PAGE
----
… Without a sense of identity, there can be no real struggle…
In a situation of manipulation, the Left is almost always tempted by a “quick return to power,” forgets the necessity of joining with the oppressed to forge an organization, and strays into an impossible “dialogue” with the dominant elites. It ends by being manipulated by these elites, and not infrequently itself falls in an elitist game, which it calls “realism.” Manipulation, like the conquest whose objectives it serves, attempts to anesthetize the people so they will not think. For if the people join to their presence in the historical process critical thinking about that process, the threat of their emergence materializes in revolution…One of the methods of manipulation is to inoculate individuals with the bourgeois appetite for personal success. This manipulation is sometimes carried out directly by the elites and sometimes indirectly, through populist leaders.
One cannot expect positive results from an educational or political action program which fails to respect the particular view of the world held by the people. Such a program constitutes cultural invasion, good intentions notwithstanding.
There's no such thing as neutral education. Education either functions as an instrument to bring about conformity or freedom.
The teacher is of course an artist, but being an artist does not mean that he or she can make the profile, can shape the students. What an educator does in teaching is to make it possible for the students to become themselves.
Those truly committed to liberation must reject the banking concept in its entirety, adopting instead a concept of women and men as conscious beings and consciousness as consciousness intent upon the world.
At a certain point in their existential experience, the oppressed feel an irresistible attraction toward the oppressor and his way of life. Sharing this way of life becomes an overpowering aspiration.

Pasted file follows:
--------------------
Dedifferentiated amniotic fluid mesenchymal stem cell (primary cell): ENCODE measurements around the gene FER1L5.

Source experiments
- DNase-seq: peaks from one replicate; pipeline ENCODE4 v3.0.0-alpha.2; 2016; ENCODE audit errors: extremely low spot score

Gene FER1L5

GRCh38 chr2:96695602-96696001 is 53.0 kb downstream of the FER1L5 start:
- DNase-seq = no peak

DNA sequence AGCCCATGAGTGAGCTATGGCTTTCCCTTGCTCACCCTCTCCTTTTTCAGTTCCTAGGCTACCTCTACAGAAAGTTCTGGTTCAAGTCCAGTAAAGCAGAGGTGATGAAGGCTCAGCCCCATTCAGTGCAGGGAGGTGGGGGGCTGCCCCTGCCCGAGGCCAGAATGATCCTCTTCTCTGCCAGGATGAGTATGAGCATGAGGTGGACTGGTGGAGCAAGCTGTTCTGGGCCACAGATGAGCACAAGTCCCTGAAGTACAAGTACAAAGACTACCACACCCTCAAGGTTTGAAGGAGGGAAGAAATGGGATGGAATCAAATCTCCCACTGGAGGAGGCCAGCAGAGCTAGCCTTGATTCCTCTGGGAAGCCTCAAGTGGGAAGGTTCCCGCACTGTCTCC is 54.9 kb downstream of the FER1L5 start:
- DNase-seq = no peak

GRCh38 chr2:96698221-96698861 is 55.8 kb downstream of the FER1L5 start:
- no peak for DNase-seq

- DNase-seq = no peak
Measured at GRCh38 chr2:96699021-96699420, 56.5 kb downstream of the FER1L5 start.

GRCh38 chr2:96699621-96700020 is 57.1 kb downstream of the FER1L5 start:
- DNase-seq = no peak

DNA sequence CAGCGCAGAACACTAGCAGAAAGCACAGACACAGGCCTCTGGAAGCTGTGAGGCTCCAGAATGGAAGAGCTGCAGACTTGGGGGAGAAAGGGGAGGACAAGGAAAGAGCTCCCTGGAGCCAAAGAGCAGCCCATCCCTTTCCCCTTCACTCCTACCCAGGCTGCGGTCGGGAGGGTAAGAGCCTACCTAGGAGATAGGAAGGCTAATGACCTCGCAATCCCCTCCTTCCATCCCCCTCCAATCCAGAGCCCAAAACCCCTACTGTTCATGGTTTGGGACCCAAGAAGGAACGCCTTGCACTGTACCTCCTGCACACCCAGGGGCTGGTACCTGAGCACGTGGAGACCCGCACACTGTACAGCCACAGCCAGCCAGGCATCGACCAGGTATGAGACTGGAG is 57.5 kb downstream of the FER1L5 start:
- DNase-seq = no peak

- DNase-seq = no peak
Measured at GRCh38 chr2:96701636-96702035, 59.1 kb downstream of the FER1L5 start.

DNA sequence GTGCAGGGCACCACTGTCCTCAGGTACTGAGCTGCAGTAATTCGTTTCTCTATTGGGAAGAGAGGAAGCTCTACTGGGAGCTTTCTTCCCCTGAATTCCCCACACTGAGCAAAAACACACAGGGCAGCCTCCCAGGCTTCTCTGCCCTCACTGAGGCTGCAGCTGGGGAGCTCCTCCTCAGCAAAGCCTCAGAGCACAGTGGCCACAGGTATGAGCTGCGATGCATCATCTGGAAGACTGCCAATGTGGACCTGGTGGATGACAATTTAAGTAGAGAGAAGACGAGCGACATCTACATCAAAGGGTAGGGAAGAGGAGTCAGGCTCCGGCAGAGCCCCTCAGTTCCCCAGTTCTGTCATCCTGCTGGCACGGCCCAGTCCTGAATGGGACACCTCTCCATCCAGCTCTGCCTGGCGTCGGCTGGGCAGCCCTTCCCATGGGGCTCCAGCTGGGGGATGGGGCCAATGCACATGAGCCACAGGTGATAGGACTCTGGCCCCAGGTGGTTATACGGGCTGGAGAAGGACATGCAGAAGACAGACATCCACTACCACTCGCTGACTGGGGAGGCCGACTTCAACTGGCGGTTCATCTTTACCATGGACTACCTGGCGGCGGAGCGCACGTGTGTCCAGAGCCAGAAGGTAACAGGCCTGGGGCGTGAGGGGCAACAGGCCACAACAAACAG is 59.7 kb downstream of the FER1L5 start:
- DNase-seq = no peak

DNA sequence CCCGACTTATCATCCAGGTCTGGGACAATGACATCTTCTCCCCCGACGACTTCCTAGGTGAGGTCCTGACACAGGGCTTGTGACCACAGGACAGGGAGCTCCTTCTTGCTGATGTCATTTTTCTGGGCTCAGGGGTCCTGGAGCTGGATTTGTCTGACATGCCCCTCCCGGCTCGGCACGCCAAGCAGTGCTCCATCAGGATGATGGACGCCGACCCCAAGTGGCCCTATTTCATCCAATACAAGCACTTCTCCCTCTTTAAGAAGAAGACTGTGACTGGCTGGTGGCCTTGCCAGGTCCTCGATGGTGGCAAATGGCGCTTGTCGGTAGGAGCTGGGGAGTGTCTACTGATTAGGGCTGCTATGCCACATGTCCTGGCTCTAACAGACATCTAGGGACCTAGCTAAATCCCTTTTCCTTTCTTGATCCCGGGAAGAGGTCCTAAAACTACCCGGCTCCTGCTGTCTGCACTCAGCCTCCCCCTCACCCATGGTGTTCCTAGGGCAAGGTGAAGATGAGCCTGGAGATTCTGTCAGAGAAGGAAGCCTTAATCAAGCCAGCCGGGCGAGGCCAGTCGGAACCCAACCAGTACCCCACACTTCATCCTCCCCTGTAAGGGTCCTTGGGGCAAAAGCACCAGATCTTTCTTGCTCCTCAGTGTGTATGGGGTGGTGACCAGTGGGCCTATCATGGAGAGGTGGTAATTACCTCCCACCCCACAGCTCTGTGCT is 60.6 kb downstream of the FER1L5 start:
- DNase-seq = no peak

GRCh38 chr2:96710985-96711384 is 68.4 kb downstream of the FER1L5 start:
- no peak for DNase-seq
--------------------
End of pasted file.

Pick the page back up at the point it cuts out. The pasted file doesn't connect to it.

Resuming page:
At times, I have been criticized by some philosophers of education, who place me in postures that they classify pejoratively as 'revolutionary.' But I have had the satisfaction of being invited to work in societies making progressive efforts without wavering. They were changing, and so they called on me.
Liberating education consists in acts of cognition, not transferrals of information.
Manipulation, sloganizing, depositing, regimentation, and prescription cannot be components of revolutionary praxis, precisely because they are the components of the praxis of domination.
I am an educator who thinks globally.
The oppressed, having internalized the image of the oppressor and adopted his guidelines, are fearful of freedom.
Just as it is important in Latin America to discuss ideas that come from North America, I think it is interesting for North Americans to discuss ideas that come from Latin America or Africa and do not insert themselves into capitalist interests.
Revolution is born as a social entity within the oppressor society.
Education must begin with the solution of the student-teacher contradiction, by reconciling the poles of the contradiction so that both are simultaneously teachers and students.
It is not systematic education which somehow molds society, but, on the contrary, society which, according to its particular structure, shapes education in relation to the ends and interests of those who control the power in that society.
Critical and liberating dialogue, which presupposes action, must be carried on with the oppressed at whatever the stage of their struggle for liberation. The content of that dialogue can and should vary in accordance with historical conditions and the level at which the oppressed perceive reality.
Washing one's hands of the conflict between the powerful and the powerless means to side with the powerful, not to be neutral.